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ARS Home » Plains Area » Lubbock, Texas » Cropping Systems Research Laboratory » Livestock Issues Research » Research » Publications at this Location » Publication #300030

Research Project: Improving Immunity, Health, and Well-Being in Cattle and Swine

Location: Livestock Issues Research

Title: Influence of a prenatal stressor on ACTH-induced cortisol secretion in yearling Brahman heifers

Author
item Schmidt, Sarah - Texas A&M University
item Roberts, Meghan - Texas A&M University
item Price, Deborah - Texas A&M University
item Littlejohn, Brittani - Texas A&M University
item Vann, Rhonda - Mississippi State University
item Carroll, Jeffery - Jeff Carroll
item Sanchez, Nicole
item Neuendorff, Don - Texas A&M University
item Lewis, Andrew - Texas A&M University
item Welsh, Jr., Thomas - Texas A&M University
item Randel, Ronald - Texas A&M Agrilife

Submitted to: Journal of Animal Science Supplement
Publication Type: Abstract Only
Publication Acceptance Date: 11/27/2014
Publication Date: 7/25/2014
Citation: Schmidt, S.M., Roberts, M.C., Price, D.P., Littlejohn, B.P., Vann, R.C., Carroll, J.A., Sanchez, N.C., Neuendorff, D.A., Lewis, A.W., Welsh, Jr., T.H., Randel, R.D. 2014. Influence of a prenatal stressor on ACTH-induced cortisol secretion in yearling Brahman heifers. Journal of Animal Science Supplement. 92(E-Suppl. 1):28. (Abstract #76).

Interpretive Summary:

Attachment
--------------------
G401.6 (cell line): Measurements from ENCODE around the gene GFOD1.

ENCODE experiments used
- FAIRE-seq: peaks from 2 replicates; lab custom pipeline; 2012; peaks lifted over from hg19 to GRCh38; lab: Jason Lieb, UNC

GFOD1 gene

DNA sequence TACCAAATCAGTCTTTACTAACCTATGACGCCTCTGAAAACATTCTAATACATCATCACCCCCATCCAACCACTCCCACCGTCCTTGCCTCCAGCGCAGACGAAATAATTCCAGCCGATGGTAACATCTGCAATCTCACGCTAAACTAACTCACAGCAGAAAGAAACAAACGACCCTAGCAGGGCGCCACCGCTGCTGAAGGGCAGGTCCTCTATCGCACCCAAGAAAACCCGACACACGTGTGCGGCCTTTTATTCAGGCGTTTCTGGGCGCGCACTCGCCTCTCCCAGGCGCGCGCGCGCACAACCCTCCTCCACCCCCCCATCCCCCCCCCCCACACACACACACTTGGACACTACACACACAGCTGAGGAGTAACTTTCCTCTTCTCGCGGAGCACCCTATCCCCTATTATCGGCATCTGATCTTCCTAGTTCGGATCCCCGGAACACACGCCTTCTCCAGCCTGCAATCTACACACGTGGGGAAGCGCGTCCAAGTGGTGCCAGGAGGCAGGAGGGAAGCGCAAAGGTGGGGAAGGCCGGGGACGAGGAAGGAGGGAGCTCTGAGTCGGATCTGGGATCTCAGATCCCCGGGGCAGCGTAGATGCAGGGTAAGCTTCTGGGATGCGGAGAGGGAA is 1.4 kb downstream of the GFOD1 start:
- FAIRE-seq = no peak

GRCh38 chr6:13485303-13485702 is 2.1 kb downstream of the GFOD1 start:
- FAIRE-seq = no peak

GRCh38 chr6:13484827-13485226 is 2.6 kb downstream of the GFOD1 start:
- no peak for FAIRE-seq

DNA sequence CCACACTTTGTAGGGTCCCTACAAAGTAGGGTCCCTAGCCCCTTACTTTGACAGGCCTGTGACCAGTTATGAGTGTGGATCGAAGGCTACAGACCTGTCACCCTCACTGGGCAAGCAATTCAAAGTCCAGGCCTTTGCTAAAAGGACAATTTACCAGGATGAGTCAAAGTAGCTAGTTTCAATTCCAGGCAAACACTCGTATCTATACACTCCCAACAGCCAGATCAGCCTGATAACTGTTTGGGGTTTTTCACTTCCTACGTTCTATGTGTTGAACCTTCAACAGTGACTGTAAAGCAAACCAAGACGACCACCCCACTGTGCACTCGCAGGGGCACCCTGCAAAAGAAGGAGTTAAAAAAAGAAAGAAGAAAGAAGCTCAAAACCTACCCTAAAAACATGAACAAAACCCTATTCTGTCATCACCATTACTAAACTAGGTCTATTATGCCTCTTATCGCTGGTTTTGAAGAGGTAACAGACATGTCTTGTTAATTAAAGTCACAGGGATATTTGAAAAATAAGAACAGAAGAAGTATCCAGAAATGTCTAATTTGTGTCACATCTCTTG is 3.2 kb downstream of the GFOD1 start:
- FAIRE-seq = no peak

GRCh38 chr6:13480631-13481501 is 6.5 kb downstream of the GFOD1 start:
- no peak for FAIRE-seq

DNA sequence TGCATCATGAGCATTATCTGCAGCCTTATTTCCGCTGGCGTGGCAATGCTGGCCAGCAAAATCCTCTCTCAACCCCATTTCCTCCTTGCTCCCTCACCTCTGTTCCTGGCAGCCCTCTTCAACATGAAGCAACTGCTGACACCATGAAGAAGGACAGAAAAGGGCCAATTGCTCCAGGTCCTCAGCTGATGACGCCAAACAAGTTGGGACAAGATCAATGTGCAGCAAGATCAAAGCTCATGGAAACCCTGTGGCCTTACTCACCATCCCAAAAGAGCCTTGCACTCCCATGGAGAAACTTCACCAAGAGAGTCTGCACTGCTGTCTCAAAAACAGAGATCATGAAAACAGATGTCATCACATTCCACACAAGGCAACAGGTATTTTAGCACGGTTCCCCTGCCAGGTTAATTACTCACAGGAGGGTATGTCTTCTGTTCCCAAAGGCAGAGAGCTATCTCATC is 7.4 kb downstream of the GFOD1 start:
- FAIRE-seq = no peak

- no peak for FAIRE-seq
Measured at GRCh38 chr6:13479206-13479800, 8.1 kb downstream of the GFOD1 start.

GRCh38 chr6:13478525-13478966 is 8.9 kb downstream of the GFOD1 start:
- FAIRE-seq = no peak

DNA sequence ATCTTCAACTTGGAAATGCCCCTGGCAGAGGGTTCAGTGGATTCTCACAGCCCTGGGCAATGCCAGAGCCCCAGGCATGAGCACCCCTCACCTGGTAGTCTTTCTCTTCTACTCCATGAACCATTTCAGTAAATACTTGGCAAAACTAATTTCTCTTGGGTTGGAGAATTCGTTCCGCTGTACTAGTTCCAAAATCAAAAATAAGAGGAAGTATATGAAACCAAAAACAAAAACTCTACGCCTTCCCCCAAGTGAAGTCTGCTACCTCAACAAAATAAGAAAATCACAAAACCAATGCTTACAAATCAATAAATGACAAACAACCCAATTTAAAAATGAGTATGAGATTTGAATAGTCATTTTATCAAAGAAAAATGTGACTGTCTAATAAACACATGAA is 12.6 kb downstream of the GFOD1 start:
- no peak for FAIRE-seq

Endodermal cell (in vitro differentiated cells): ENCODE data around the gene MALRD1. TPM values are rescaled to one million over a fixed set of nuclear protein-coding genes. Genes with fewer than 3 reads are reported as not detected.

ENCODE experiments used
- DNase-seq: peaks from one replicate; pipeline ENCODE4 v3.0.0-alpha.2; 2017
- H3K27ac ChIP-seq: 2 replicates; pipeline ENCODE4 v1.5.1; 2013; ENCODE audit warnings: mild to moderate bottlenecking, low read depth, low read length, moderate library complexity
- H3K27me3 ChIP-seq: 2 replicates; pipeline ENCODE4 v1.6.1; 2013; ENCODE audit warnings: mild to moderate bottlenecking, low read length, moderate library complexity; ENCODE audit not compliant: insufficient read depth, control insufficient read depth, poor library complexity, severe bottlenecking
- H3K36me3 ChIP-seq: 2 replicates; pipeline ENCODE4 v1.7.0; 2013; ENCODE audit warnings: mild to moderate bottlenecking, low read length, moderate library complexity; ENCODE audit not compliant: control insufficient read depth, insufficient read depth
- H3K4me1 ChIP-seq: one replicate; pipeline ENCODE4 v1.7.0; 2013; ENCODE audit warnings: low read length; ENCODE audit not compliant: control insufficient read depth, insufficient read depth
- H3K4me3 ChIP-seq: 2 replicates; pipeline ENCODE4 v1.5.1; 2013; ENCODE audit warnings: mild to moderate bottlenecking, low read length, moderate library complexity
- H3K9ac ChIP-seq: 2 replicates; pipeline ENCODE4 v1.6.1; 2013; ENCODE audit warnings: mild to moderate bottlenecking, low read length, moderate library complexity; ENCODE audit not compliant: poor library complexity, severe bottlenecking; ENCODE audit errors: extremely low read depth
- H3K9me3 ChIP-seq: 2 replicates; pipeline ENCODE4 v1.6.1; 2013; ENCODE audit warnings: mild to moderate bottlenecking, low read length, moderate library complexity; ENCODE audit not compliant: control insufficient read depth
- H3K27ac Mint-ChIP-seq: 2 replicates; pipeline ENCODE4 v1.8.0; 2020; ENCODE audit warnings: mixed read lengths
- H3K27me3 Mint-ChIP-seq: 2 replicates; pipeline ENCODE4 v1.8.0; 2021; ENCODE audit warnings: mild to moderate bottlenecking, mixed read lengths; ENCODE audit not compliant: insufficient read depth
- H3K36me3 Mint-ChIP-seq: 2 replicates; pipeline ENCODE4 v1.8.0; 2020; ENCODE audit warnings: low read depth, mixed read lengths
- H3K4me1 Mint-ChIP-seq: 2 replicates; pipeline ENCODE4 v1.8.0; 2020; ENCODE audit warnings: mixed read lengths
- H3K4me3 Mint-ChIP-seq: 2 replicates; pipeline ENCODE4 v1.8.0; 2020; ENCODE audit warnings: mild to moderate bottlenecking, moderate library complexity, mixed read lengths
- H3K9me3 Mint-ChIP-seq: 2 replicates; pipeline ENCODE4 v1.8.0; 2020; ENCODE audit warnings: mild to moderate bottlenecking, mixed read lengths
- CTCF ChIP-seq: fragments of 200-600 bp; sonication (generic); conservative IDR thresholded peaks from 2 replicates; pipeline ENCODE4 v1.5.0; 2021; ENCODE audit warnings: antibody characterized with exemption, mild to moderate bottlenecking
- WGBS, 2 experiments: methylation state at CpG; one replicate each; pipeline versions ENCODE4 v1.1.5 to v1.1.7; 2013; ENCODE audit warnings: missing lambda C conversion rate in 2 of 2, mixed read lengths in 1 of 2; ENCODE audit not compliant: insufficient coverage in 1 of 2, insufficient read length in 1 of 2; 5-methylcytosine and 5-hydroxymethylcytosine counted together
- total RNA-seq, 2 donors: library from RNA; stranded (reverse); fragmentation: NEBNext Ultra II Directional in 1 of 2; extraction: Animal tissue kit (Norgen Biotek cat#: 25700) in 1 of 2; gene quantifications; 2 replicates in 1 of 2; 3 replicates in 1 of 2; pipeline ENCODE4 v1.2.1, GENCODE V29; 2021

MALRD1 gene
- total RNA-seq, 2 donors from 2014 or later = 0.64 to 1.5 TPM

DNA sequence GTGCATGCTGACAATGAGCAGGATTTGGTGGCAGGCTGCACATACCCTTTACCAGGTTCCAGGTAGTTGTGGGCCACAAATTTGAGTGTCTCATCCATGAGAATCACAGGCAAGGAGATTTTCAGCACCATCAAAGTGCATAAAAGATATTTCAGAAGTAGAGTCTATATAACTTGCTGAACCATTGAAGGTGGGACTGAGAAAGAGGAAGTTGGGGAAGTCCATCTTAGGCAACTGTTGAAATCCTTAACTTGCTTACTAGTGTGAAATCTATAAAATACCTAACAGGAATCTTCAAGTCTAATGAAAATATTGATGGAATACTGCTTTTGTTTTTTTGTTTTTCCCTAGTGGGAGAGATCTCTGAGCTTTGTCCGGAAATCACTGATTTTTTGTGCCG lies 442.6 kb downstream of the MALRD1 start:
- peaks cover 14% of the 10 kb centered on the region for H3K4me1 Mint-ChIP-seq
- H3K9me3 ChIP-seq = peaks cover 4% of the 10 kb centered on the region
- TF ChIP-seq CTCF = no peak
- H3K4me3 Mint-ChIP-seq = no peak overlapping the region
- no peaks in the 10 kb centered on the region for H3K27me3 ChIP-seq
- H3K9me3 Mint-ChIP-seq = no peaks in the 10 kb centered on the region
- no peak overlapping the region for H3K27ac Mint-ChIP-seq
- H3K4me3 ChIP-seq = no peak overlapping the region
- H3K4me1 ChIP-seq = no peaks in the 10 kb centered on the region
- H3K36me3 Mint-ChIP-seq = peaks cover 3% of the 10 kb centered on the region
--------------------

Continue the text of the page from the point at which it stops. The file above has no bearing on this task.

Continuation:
Technical Abstract: The objective of this study was to test whether prenatal stress affects postnatal adrenocortical responsiveness to exogenous adrenocorticotropin-releasing hormone (ACTH) in calves of Brahman cows transported for 2-hour periods at 60, 80, 100, 120, and 140 days of gestation. Prenatally stressed yearling heifers (n=12) from this group and 12 Control heifers of similar body weight (208.4 +/- 4.4 kilograms) were balanced for temperament and subjected to an intravenous ACTH challenge to compare induced adrenal cortisol secretion. The subjects were fitted with jugular vein cannulas and immediately placed in stanchions for blood collection. Following a 6-hour acclimation period, porcine ACTH (0.1 international units/kilogram body wieght) was administered intravenously to each heifer. Blood samples were collected via the cannulas during the acclimation period every 30 minute and then at intervals of 15 and 30 min for 6 hours following the ACTH dose. The concentration of serum cortisol was determined by RIA. Repeated measures mixed models analysis was used to examine prenatal treatment differences over time for the full sampling period and the post-challenge period. The following variables were calculated to compare adrenal responsiveness to exogenous ACTH: peak cortisol concentration, basal cortisol concentration, time to reach peak cortisol concentration following ACTH administration, and time to return to basal cortisol concentration following ACTH administration. Cortisol concentration over time did not differ between prenatal treatment groups for either the full or post-challenge sampling periods (P = 0.12). Neither basal (6.53 +/- 1.15 vs. 5.52 +/- 1.10 nanograms/mililiter) nor peak cortisol (57.84 +/- 4.93 vs. 54.04 +/- 4.70 nanograms/mililiter) concentrations differed between the prenatally stressed and control treatment groups (P = 0.53). It appears that there is no difference on the adrenal response to ACTH challenge between prenatally stressed and control heifers. Further research is needed to determine if prenatal stress may have altered the hypothalamic or pituitary components of the hypothalamic-pituitary-adrenal axis in this group of heifers.